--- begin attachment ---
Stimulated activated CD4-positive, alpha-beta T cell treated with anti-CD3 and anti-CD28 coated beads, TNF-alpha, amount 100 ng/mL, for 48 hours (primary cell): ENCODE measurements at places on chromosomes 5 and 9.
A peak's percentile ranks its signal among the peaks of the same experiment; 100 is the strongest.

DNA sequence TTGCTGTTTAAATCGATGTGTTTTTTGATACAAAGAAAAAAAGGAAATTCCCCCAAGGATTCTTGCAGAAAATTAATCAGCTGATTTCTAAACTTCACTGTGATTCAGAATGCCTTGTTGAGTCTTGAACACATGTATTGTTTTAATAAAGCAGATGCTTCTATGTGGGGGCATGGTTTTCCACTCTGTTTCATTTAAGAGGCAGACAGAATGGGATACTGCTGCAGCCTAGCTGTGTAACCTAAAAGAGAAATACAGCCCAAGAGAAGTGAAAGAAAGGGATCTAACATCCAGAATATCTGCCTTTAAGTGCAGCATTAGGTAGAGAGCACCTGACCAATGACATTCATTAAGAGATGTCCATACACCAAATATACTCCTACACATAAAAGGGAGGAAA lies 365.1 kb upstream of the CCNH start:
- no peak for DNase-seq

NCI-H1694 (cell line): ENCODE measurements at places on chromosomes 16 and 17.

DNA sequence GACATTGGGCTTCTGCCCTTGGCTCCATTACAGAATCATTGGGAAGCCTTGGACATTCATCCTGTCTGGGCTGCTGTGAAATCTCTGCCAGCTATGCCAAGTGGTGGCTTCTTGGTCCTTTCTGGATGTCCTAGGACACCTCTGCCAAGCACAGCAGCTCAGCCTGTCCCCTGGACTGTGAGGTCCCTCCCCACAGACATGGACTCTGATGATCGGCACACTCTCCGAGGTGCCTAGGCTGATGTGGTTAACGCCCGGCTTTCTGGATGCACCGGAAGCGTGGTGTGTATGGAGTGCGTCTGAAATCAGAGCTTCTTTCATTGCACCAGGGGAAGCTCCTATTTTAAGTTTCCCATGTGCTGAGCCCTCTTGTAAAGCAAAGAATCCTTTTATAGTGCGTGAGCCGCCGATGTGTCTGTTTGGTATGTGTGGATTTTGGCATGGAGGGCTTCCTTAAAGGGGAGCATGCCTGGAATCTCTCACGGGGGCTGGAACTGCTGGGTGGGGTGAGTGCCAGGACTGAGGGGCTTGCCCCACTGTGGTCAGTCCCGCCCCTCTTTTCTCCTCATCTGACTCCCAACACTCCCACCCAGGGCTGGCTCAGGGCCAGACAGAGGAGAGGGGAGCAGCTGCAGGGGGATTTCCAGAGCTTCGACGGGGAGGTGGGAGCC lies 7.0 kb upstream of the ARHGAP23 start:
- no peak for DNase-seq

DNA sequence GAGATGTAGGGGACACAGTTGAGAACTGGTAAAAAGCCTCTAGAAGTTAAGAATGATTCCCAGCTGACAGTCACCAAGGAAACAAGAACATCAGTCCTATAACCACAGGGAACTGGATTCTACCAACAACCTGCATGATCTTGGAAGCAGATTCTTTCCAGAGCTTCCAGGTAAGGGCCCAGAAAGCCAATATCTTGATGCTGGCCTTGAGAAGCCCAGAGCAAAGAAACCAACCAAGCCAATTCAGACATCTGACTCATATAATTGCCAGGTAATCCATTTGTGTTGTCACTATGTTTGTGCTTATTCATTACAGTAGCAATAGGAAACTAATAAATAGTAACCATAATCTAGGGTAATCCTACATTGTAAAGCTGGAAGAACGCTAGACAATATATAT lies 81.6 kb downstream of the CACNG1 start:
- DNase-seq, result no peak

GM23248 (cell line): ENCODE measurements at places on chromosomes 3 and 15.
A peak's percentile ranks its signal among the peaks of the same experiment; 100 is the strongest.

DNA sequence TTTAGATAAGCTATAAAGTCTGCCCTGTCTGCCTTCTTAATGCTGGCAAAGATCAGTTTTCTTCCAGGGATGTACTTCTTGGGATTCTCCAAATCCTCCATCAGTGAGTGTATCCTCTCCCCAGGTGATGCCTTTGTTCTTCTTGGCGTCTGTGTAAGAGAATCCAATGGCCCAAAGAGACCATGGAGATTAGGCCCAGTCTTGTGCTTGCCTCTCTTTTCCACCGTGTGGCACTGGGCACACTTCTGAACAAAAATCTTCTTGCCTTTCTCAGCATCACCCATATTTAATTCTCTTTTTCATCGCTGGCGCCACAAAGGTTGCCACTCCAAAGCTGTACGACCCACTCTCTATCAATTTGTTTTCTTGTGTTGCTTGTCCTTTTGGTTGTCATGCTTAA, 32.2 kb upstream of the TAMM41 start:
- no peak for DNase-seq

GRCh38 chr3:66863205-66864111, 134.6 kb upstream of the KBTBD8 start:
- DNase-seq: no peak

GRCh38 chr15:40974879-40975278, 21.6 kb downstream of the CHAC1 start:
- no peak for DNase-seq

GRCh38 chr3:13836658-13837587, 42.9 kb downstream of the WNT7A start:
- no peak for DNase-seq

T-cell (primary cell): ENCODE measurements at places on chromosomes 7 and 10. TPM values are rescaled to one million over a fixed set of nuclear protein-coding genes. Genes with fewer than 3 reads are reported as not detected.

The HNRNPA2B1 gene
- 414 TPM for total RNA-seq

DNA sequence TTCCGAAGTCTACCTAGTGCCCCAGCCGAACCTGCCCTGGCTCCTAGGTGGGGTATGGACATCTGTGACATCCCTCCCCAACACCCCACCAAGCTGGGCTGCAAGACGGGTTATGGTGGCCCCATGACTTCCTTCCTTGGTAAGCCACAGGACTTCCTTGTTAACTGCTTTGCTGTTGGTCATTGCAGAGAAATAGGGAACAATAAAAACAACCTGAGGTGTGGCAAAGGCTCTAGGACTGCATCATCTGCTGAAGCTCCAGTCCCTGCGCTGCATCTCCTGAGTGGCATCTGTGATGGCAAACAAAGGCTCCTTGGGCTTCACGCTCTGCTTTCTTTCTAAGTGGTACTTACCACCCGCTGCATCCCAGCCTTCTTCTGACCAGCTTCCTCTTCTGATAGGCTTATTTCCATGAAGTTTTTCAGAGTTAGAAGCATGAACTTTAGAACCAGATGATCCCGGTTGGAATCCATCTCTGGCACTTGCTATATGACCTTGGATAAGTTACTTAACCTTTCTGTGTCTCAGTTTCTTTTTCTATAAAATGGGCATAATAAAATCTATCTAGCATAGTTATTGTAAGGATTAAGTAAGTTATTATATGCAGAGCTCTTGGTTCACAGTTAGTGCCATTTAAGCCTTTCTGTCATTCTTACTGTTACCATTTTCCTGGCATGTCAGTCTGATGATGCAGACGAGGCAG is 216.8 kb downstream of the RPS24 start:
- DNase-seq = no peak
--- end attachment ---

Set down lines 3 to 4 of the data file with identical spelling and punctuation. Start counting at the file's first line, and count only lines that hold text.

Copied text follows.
DNA sequence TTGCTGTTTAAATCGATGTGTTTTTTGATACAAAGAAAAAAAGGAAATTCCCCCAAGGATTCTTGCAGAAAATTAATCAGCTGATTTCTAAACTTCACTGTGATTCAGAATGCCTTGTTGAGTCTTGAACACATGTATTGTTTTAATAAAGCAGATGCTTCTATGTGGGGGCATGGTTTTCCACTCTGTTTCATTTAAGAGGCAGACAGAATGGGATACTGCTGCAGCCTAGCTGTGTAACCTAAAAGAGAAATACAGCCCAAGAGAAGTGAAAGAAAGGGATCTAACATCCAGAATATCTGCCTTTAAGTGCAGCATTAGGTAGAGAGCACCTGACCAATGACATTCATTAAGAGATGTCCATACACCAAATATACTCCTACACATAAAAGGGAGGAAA lies 365.1 kb upstream of the CCNH start:
- no peak for DNase-seq